At the time of this writing, candidates had not yet committed to participate but Jamison reported a lot of interest and “toe dipping” by the campaigns. He was optimistic that growing registration for the event would help solidify candidates’ interest in participating. The event will be free, but ticketed; within the first three days of registration, about 300 attendees had already signed up–nearly a third of the group’s goal of 1,000 likely Iowa caucus attendees. Jamison said registrants include Realtors, bankers, business people, advocates and community leaders.

If the event achieves the immediate goal of informing the next president about housing issues, Jamison said the long-term goal would be to keep the momentum going. “Hopefully this will be something that will happen every four years,” he said. Jamison is not alone in that hope. In fact, as he put it, “Something that has never happened before is going to happen twice.”

New Hampshire Forum

The J. Ronald Terwilliger Foundation for Housing America’s Families has worked to encourage presidential candidates to commit to supporting solutions to the nation’s housing crisis. Launched in June, the foundation’s stated mission is to “to recalibrate federal housing policy to address the nation’s critical affordable housing challenges of today and to meet the housing needs of future generations of Americans.”

On Oct. 16, the J. Ronald Terwilliger Foundation for Housing America’s Families and the Bipartisan Policy Center will host a New Hampshire Housing Summit to offer a platform for presidential candidates to engage in dialogue with New Hampshire business leaders about housing as an issue critical to the well-being of New Hampshire citizens and the strength of the economy. The audience will include New Hampshire residents, real estate professionals, leading economists, national political correspondents and journalists.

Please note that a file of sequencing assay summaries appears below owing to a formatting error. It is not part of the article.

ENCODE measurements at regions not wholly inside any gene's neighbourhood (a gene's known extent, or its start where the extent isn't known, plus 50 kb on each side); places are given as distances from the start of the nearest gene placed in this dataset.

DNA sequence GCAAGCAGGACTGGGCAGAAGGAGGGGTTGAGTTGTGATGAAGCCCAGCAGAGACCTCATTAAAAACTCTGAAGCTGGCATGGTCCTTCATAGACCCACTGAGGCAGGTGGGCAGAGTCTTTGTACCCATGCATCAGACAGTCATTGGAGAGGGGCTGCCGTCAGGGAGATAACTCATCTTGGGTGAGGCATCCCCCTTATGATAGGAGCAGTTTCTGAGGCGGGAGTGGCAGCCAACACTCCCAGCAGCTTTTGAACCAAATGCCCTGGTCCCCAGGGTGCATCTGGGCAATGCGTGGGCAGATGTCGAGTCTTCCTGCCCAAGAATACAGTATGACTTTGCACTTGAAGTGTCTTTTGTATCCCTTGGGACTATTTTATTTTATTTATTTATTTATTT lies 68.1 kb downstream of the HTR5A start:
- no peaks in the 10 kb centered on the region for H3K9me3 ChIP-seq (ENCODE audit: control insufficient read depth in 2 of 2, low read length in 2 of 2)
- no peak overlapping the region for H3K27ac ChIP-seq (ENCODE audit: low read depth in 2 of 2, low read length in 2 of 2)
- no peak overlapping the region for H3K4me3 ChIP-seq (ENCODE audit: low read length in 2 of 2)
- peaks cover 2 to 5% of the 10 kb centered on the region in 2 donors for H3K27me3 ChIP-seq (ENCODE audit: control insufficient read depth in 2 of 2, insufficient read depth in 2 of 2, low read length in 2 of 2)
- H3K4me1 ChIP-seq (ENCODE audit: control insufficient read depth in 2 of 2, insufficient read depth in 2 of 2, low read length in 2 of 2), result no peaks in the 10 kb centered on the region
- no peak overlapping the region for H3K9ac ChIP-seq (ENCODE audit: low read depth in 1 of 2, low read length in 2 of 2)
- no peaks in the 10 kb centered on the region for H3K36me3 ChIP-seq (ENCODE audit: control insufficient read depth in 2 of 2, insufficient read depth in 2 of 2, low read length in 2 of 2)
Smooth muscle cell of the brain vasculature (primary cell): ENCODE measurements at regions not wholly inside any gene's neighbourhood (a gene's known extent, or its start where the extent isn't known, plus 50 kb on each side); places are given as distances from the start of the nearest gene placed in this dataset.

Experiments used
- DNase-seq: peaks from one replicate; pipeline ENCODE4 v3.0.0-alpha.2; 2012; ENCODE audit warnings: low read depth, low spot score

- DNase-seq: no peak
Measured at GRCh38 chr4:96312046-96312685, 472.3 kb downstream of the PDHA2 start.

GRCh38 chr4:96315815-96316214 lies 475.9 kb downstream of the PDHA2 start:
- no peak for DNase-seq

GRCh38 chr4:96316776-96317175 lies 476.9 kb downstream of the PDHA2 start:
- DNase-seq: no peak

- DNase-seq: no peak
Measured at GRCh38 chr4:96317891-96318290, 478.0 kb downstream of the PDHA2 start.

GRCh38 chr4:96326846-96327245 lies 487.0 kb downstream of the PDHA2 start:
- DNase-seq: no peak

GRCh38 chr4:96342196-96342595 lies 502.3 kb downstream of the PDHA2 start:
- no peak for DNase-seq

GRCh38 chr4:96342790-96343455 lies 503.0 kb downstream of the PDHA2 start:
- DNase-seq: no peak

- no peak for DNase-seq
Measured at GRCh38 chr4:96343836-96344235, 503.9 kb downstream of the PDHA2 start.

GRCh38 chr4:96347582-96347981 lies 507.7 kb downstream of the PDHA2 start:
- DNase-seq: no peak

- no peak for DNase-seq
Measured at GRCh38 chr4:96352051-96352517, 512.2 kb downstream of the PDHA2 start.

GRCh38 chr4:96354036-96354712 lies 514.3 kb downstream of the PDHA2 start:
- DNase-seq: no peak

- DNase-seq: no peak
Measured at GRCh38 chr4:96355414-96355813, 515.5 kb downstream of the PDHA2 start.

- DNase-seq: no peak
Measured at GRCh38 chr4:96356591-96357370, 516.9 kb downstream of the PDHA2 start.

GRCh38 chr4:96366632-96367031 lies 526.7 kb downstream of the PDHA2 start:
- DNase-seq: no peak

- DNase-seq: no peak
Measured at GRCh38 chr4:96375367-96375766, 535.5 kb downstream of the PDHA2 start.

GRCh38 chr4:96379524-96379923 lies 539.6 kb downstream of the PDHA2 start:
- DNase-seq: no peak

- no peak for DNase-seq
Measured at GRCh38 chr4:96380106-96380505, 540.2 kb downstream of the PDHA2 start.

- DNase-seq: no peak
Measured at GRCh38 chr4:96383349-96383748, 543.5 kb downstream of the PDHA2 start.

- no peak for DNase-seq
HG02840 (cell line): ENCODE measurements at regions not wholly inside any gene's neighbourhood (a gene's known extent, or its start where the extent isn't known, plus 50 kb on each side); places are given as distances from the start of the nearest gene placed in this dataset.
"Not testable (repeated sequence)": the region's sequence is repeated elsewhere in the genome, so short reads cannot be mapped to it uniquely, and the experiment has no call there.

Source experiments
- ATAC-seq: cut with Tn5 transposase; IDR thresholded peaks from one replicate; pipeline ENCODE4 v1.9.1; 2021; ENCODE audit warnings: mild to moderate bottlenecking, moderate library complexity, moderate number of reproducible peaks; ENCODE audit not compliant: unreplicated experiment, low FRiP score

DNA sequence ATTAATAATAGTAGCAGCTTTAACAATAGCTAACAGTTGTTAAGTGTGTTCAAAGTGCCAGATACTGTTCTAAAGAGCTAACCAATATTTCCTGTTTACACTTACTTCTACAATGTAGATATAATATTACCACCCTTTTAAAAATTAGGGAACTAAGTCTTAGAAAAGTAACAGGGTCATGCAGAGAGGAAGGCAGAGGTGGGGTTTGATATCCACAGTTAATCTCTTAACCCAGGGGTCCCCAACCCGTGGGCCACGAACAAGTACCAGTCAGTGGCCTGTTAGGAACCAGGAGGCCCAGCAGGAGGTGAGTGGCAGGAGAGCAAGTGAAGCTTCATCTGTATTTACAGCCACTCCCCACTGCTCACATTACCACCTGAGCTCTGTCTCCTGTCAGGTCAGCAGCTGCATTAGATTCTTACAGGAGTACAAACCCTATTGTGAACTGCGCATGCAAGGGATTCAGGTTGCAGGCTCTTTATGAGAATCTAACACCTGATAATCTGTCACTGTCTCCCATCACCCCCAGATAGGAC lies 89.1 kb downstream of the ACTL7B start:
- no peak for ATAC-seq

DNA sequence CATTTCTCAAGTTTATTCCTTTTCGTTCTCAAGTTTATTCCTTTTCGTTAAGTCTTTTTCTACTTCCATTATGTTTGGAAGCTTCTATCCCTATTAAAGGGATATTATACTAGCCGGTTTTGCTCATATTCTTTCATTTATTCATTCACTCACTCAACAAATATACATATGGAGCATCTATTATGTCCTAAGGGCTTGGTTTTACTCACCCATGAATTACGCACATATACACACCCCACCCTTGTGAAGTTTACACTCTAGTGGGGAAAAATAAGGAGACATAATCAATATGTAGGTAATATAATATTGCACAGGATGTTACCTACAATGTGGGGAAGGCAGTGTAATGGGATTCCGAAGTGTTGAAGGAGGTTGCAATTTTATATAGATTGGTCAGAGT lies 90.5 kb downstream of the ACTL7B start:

Featured speakers scheduled at the time of this writing include two presidential candidates: former Arkansas Gov. Mike Huckabee and Sen. Lindsey Graham of South Carolina. Other candidates are expected to confirm participation before the event. In addition, other speakers include Sen. Kelly Ayotte of New Hampshire, and former Sen. Scott Brown of Massachusetts, former HUD Secretary Henry Cisneros, former FHA Commissioner Nic Retsinas, former Rep. Rick Lazio, Mortgage Bankers Association President and CEO Dave Stevens, Chairman of Habitat for Humanity International Renée Glover and American Bankers Association President and CEO Frank Keating.

On the Record to Date

Underscoring the necessity of the forums to be held this month, there is very limited information available about the candidates’ positions about affordable rental housing in the meantime.


  • While he has been mum on the topic to date, Donald Trump does have a connection to affordable housing: his father, Fred Trump, built and operated affordable rental housing in New York City. The elder Trump is credited with building 27,000 low-income multifamily apartments and row houses in Brooklyn and Queens.
  • In July Ben Carson wrote a column for the Washington Times in July in which he compared HUD’s affirmatively furthering fair housing rule to forced busing in the 1970s. Carson advocates a simpler tax code that includes a form that can be completed in fewer than 15 minutes and an end to the Internal Revenue Service (IRS) “as we know it.”